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2012 TBR Pile Challenge

I’m joining Roof Beam Reader’s TBR Pile Challenge for the first time this year, with the goal of reading a dozen older books that I’ve been meaning to read but that keep getting nudged aside by newer titles. Technically, the books on my list are not in an actual pile, or even all owned by me, but all are books published over a year ago that I either own or have listed in my little TBR notebook. They all come highly recommended, but I keep picking up other books first.
This challenge will also help me with an unofficial goal for 2012: to read more of the Massachusetts Book Award winners and Honor books from recent years. The rules include that the books have to have been on your TBR list for at least one year (I’m pretty sure these all qualify.) and that you have to read all twelve by the end of 2012. (Two alternates are allowed in case one or two on your list are duds, but I don’t think I’ll have to worry about that.) I think I’ve got a nice mix of fiction here. Just hope no one recommends more zombie (Rot and Ruin by Jonathan Maberry) or vampire (Night Eternal by Guillermo del Toro) novels to distract me!

My 2012 TBR Pile Challenge List

Cutting for Stone by Abraham Verghese
Snow by Orhan Pamuk
The Master Bedroom by Tessa Hadley
An Arsonist’s Guide to Writers’ Homes in New England by Brock Clarke
The House on Fortune Street by Margot Livesey
The Whole World Over by Julia Glass
Map of Ireland by Stephanie Grant
The Air We Breathe by Andrea Barrett
All Is Vanity by Christina Schwarz
Codex by Lev Grossman
Third Girl from the Left by Martha Southgate
The Line of Beauty by Alan Hollinghurst

Two Alternates
Great House by Nicole Krauss
Family Album by Penelope Lively

Best of 2010 Book Lists

>The best of 2010 lists have started! A music and culture blog, Largehearted Boy, will help you keep up with daily updates to a list of “Best of 2010” book lists, from specific lists like Chess Book of the Year and Best Cookbooks of 2010 to general lists from Amazon, Booklist, the Huffington Post, Publishers Weekly, etc. There’s even a link to a list of the 10 best “Best of” books of 2010 on the Jacket Copy blog.
General “Best of 2010” book lists imply that all books published that year have been sifted through and all possible finalists shortlisted and read. An impossible task, even with a committee working on the list. Maybe that’s why The New York Times publishes a “Notable Books” of the year list in addition to a “10 Best Books” list. These lists usually come out in December as a gift-buying guide. (Click here to see the New York Times Best Books of 2009 list. Ouch! I only got around to reading one of the five recommended fiction books — A Gate at the Stairs by Lorrie Moore — but it was one of my favorite books last year, so I’m glad it made the list.) How many of the best books of 2010 can we read before the 2011 books start appearing? Which to read first?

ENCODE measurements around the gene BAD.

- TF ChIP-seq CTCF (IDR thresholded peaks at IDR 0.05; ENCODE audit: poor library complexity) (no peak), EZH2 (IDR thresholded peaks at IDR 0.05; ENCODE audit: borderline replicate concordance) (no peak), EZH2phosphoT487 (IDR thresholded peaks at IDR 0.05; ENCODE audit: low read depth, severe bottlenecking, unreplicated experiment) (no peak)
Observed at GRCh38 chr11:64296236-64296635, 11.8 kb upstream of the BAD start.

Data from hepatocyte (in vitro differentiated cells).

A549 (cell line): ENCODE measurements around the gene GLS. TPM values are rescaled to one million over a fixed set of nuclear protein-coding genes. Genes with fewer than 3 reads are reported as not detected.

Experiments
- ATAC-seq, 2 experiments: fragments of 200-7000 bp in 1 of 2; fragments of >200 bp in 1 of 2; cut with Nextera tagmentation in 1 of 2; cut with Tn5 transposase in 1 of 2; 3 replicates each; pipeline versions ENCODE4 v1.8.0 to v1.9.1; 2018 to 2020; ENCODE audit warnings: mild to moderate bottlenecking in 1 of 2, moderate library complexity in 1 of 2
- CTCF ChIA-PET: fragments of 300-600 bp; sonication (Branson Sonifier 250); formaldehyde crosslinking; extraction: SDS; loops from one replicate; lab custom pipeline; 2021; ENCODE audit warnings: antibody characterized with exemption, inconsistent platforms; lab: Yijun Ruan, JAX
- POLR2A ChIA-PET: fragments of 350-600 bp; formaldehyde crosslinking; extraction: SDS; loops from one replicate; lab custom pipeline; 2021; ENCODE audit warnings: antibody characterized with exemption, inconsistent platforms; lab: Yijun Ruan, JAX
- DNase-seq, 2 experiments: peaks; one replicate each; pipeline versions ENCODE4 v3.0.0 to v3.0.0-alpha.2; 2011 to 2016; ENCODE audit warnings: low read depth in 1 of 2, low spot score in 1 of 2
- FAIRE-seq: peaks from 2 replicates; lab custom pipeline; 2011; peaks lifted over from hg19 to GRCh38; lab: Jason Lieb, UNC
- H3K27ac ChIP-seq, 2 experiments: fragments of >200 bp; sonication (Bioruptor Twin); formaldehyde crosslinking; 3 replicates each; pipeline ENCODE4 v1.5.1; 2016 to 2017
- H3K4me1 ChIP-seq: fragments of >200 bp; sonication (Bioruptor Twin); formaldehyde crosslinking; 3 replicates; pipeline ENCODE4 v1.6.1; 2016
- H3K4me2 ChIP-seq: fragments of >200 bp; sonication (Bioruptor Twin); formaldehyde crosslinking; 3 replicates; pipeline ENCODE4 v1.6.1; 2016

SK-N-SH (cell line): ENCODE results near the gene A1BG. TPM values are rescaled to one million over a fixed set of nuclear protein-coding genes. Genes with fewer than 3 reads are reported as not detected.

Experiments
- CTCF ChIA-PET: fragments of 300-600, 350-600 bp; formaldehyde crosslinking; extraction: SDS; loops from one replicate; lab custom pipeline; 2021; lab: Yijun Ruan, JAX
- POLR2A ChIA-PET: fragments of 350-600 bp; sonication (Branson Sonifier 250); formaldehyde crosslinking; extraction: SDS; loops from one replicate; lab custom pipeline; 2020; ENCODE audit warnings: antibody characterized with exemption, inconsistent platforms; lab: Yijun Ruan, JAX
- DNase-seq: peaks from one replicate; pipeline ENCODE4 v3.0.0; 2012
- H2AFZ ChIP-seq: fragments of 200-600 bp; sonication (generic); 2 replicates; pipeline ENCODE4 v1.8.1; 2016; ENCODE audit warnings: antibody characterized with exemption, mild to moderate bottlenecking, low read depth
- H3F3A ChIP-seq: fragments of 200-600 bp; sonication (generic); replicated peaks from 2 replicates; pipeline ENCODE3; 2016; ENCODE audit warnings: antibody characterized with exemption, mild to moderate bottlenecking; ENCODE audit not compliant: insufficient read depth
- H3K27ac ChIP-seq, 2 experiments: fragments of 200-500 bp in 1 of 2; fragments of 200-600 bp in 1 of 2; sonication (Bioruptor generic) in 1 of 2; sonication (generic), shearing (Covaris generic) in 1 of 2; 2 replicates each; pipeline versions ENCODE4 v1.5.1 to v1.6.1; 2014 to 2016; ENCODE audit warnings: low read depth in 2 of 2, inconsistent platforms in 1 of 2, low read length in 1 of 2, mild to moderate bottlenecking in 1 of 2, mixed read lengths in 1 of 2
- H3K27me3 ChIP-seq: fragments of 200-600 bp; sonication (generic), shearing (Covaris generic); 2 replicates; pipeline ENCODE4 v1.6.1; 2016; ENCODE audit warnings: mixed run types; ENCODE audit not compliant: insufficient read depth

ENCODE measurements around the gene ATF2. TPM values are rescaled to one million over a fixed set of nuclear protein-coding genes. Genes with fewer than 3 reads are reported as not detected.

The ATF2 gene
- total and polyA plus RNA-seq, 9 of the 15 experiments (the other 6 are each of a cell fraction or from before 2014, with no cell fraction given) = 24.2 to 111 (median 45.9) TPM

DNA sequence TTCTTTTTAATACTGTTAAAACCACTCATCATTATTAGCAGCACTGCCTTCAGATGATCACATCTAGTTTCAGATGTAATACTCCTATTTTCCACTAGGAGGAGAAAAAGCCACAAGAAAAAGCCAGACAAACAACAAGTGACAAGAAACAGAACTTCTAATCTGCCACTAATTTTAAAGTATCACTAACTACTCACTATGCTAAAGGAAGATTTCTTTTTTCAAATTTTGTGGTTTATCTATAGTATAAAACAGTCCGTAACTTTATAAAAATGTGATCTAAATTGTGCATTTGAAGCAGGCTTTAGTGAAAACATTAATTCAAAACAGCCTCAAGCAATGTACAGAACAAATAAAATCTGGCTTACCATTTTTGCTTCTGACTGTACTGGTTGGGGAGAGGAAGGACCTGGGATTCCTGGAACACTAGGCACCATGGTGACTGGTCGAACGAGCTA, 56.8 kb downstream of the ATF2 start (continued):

So far, my personal “Best Novels of 2010” list includes, in order of most recently read:

Freedom by Jonathan Franzen (yes, along with most everyone else!)
The Passage by Justin Cronin (first in, apparently, a very long trilogy)
The Nobodies Album by Carolyn Parkhurst (author of The Dogs of Babel)
Good to a Fault by Marina Endicott (Canadian author)
The Lake Shore Limited by Sue Miller (playwright’s response to 9/11)
The Imperfectionists by Tom Rachman (linked stories)
So Much for That by Lionel Shriver (terminal illness)
Blackout by Connie Willis (sequel out now, All Clear, time travel)
The Unnamed by Joshua Ferris (disturbing neurological condition)
The Privileges by Jonathan Dee (rich people and their problems)
Clockwork Angel by Cassandra Clare (young adult fantasy, prequel)

    Others that I would like to read are showing up on many lists:

    The Distant Hours by Kate Morton
    The Hand That First Held Mine by Maggie O’Farrell
    The Lonely Polygamist by Brady Udall
    Major Pettigrew’s Last Stand by Helen Simonson
    Skippy Dies by Paul Murray
    The Thousand Autumns of Jacob de Zoet by David Mitchell
    To the End of the Land by David Grossman

      Room by Emma Donoghue is a recently published novel I don’t know if I will read, although it’s showing up on several best books lists. It’s about a five-year-old boy who lives caged up in a small room with his mother. Read the New York Times review here to see whether you want to try it.
      What 2010 novels or short stories do I need to add to my must-read list?

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